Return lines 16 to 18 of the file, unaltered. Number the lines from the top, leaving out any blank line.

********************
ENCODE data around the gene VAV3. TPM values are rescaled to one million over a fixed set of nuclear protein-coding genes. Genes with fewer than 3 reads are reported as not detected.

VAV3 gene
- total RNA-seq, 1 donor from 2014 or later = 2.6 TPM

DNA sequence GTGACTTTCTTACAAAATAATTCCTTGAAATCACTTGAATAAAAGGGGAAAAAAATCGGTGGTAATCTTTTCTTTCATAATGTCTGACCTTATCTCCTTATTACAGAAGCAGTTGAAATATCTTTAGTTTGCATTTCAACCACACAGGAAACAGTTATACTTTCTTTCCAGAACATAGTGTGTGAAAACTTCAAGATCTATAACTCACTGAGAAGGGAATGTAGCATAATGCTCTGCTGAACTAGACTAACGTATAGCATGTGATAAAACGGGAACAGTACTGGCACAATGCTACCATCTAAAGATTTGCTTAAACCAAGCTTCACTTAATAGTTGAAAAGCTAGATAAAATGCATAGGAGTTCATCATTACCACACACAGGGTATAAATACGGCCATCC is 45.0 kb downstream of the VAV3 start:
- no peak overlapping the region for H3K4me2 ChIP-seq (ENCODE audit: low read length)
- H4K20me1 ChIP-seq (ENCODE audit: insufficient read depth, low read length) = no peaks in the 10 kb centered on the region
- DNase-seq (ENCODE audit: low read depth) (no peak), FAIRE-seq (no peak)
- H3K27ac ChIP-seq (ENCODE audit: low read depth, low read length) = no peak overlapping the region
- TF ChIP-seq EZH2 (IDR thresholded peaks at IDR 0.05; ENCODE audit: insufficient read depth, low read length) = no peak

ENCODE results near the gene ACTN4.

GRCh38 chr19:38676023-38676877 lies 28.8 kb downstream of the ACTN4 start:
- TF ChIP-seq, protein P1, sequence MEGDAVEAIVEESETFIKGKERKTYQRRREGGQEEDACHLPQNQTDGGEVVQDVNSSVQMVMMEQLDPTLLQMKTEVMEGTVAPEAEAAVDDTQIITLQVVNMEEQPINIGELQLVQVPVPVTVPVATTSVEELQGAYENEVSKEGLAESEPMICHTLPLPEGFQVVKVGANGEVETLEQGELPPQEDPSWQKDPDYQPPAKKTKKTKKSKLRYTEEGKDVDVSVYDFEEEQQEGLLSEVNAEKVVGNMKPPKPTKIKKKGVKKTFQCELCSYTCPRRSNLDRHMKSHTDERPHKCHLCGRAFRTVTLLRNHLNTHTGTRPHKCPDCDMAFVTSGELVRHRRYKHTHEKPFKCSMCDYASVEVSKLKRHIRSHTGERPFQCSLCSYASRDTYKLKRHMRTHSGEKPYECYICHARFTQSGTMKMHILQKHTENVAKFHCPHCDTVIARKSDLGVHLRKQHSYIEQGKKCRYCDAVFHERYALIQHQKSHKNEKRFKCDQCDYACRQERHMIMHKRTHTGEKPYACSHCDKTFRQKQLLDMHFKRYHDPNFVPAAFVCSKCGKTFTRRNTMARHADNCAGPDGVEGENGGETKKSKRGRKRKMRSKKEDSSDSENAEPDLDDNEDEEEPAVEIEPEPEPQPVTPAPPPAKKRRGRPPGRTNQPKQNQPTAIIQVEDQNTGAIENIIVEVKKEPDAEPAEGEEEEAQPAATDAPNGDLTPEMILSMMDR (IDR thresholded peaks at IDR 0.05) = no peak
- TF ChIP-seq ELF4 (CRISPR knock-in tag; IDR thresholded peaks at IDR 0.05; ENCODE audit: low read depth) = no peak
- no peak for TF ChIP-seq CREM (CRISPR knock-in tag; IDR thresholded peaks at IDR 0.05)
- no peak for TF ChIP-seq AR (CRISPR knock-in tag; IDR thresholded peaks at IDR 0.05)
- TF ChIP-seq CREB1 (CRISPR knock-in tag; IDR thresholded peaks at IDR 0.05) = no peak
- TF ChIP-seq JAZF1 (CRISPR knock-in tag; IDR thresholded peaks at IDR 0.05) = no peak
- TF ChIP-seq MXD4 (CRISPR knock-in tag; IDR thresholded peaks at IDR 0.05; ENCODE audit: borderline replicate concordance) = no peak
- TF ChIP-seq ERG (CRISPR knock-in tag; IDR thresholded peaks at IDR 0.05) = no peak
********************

- TF ChIP-seq CREB1 (CRISPR knock-in tag; IDR thresholded peaks at IDR 0.05) = no peak
- TF ChIP-seq JAZF1 (CRISPR knock-in tag; IDR thresholded peaks at IDR 0.05) = no peak
- TF ChIP-seq MXD4 (CRISPR knock-in tag; IDR thresholded peaks at IDR 0.05; ENCODE audit: borderline replicate concordance) = no peak